Jerusalem Water Channel

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The Jerusalem water channel is an archaeological site in Jerusalem, Israel. It is a large, ancient drainage tunnel or sewer that runs down the Tyropoeon Valley and once drained runoff and storm water from the city of Jerusalem.

The tunnel was discovered in 2007 by archaeologists Ronny Reich and Eli Shukron who were excavating the Jerusalem pilgrim road when they happened on the water channel.[1][2]

The walls of the channel are made of heavy slabs of stone. Manholes with round, stone manhole covers are spaced along the length of the channel. Some of the original plaster is intact. Pottery and coins found in the water channel confirm its date. [1]

The water channel has been identified as the water channel described in Josephus Flavius’s The Wars of the Jews. According to Josephus, in which thousands of Jerusalemites took refuge from the Roman sacking of Jerusalem inside this water channel. Archaeologists attribute ash on the walls of the channel to fires set by the Romans attempting to force the Jewish survivors out of the channel.[3][4]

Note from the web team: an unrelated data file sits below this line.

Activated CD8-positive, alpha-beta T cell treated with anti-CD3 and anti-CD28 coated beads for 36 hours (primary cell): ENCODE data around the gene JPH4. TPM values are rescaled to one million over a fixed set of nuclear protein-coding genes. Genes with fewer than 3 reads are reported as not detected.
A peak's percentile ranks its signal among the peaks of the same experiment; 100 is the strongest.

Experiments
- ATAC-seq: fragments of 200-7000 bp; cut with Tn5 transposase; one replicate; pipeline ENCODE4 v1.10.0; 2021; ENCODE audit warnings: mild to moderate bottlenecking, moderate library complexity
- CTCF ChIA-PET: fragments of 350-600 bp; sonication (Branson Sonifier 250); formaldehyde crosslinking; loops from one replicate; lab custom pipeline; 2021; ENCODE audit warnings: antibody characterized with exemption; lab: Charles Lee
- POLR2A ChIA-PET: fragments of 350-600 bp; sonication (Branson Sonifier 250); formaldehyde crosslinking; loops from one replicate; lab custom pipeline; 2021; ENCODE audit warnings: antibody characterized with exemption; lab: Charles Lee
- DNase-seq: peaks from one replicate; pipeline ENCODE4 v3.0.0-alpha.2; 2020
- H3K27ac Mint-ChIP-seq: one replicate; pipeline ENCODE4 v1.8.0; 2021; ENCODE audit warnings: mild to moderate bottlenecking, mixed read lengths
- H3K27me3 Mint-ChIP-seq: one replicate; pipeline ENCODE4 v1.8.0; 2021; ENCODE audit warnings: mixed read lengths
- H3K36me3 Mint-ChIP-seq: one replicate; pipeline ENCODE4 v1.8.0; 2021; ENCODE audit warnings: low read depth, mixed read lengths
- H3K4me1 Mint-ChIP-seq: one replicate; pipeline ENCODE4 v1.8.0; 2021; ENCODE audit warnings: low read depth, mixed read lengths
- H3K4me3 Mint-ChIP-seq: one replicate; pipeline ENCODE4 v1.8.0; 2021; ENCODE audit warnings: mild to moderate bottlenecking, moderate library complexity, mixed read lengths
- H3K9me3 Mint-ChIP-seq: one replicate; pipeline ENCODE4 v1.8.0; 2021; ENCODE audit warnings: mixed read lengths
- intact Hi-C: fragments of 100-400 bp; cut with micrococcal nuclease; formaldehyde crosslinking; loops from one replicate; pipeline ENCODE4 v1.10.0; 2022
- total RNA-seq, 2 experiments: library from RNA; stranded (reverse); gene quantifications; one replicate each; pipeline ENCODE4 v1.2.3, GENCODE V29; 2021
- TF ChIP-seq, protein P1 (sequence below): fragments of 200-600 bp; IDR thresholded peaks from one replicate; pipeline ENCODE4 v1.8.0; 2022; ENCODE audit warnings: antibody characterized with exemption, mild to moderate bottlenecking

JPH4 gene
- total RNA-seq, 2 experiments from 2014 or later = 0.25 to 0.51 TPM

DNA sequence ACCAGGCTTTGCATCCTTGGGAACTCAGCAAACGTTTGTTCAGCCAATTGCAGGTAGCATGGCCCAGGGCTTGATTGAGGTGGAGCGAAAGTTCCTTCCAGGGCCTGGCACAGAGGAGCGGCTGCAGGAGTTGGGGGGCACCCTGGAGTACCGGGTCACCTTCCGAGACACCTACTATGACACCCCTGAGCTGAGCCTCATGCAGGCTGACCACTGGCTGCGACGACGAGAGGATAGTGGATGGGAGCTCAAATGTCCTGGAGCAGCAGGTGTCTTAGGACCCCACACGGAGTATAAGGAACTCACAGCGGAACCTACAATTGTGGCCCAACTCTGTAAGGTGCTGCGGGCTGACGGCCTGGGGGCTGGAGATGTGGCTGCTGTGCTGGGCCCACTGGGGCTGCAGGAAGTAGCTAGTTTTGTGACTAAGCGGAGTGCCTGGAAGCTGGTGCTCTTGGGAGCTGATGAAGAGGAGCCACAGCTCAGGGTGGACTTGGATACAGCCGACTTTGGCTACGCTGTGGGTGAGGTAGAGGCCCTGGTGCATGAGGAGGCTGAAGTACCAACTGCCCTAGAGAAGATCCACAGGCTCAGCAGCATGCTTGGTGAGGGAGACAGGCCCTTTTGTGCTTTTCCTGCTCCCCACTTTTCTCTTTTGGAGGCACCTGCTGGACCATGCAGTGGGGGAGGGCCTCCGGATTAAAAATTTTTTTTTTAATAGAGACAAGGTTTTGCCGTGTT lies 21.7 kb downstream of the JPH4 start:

The channel is about a kilometer in length.[1]

External links[edit]

References[edit]

  1. ^ a b c "Ancient tunnel discovered in Jerusalem". The Jerusalem Post. AP. September 9, 2007. 
  2. ^ Archeologists find ancient tunnel used to escape Romans. 9/10/2007, USA Today [1]
  3. ^ Ir David Foundation Uncovers Second Temple Pilgrims’ Road, Water Channel By Samuel Sokol Published on Thursday, December 24, 2009, Five Towns Jewish Times [2]
  4. ^ Newly Discovered Tunnel May Once Have Carried Dead Sea Scrolls, Norman Golb Published October 24, 2007, The Forward [3]